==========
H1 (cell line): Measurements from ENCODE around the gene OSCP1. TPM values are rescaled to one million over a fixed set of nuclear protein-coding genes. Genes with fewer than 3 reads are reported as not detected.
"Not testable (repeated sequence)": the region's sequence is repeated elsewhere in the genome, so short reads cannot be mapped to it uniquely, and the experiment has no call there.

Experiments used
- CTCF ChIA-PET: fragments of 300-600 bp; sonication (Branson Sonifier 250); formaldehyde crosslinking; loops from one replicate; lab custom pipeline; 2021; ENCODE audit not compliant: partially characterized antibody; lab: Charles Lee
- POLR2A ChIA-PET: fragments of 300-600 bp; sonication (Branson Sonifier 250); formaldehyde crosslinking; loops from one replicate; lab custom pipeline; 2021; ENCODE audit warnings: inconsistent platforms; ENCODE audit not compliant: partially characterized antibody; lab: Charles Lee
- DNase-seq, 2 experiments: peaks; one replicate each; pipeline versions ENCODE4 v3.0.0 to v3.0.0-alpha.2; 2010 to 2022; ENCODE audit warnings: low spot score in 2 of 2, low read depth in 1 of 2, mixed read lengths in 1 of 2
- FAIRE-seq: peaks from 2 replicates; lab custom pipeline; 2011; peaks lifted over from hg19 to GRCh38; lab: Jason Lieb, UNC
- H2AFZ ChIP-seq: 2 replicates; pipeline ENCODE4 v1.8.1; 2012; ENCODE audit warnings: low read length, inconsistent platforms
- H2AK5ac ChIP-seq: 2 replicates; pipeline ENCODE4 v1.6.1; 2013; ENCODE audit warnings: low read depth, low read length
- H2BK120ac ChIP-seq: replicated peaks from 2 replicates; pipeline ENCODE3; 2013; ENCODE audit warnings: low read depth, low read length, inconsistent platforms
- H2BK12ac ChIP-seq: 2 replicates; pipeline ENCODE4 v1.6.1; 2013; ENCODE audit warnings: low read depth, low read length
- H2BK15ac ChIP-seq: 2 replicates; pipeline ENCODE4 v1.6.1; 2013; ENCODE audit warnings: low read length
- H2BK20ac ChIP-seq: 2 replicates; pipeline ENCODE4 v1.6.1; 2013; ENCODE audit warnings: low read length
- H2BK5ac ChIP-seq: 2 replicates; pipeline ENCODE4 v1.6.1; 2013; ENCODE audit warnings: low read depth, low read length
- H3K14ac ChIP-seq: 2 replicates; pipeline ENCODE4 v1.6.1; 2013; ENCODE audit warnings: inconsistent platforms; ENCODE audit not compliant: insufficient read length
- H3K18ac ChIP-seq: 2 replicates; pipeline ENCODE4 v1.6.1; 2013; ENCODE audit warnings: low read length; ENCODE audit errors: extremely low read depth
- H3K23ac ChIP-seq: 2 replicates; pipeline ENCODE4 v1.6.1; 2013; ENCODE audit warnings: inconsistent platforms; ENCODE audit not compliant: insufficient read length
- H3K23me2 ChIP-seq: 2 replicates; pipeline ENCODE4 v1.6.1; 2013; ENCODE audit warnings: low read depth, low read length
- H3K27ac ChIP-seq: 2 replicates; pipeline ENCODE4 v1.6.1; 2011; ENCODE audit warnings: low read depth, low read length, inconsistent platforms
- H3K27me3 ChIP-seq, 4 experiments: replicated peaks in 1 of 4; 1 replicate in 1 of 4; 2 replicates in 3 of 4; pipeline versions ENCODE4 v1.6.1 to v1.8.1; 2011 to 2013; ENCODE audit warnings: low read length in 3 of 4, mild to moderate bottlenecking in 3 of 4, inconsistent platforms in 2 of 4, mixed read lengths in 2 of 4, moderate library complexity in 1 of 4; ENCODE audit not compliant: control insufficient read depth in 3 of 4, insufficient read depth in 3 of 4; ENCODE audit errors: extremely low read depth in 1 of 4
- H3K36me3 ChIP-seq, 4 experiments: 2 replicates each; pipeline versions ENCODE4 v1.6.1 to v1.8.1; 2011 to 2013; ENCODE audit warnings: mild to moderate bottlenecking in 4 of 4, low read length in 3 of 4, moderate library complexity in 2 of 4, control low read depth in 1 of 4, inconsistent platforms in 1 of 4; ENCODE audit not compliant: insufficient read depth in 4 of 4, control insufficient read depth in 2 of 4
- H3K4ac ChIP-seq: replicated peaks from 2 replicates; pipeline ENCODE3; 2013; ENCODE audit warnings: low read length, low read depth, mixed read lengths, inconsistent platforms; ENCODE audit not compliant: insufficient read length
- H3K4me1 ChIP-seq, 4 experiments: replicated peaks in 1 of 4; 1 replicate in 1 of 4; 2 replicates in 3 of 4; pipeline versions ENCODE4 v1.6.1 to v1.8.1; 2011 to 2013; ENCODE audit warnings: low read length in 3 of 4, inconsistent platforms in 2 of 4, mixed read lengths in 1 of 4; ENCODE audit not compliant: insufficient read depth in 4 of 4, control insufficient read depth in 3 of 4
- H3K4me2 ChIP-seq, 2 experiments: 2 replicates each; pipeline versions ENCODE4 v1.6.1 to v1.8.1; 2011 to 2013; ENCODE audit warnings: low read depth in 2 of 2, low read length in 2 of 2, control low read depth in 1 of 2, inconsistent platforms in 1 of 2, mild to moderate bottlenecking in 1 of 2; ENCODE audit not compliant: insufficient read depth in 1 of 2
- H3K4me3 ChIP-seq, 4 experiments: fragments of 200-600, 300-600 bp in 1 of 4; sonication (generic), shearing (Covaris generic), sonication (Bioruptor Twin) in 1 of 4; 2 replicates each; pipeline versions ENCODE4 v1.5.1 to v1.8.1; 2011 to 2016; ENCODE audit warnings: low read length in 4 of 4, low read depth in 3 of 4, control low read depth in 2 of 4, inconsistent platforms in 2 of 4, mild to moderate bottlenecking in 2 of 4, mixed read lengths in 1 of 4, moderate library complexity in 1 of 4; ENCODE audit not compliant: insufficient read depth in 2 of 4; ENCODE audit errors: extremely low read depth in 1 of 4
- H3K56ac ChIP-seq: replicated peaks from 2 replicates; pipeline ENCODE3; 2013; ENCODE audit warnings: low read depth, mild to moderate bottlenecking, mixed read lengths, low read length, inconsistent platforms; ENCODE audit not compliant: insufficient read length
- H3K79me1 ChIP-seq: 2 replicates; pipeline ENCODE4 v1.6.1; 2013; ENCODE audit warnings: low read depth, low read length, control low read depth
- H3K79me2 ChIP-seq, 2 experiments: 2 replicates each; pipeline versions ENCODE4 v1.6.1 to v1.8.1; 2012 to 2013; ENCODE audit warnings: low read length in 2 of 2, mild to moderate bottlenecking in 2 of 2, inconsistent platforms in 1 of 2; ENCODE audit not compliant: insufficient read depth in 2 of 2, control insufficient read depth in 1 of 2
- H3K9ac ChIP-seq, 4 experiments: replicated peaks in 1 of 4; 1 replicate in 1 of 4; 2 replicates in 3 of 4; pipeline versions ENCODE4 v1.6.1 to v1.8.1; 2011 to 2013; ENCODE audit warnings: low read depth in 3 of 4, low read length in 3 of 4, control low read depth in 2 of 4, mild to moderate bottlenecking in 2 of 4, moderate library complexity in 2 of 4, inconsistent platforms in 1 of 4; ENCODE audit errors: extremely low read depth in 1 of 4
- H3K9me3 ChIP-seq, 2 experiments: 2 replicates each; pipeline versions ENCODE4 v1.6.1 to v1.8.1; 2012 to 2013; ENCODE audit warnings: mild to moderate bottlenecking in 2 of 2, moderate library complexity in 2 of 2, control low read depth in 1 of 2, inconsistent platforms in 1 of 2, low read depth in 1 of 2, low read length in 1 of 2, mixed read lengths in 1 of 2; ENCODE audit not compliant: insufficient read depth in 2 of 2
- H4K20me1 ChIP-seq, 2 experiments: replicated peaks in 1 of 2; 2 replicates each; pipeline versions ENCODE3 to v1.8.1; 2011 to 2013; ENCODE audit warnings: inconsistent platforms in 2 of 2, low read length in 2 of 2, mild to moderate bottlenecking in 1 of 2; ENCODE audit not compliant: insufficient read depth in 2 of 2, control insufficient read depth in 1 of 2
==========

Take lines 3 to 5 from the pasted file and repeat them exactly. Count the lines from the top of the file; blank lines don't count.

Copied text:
Experiments used
- CTCF ChIA-PET: fragments of 300-600 bp; sonication (Branson Sonifier 250); formaldehyde crosslinking; loops from one replicate; lab custom pipeline; 2021; ENCODE audit not compliant: partially characterized antibody; lab: Charles Lee
- POLR2A ChIA-PET: fragments of 300-600 bp; sonication (Branson Sonifier 250); formaldehyde crosslinking; loops from one replicate; lab custom pipeline; 2021; ENCODE audit warnings: inconsistent platforms; ENCODE audit not compliant: partially characterized antibody; lab: Charles Lee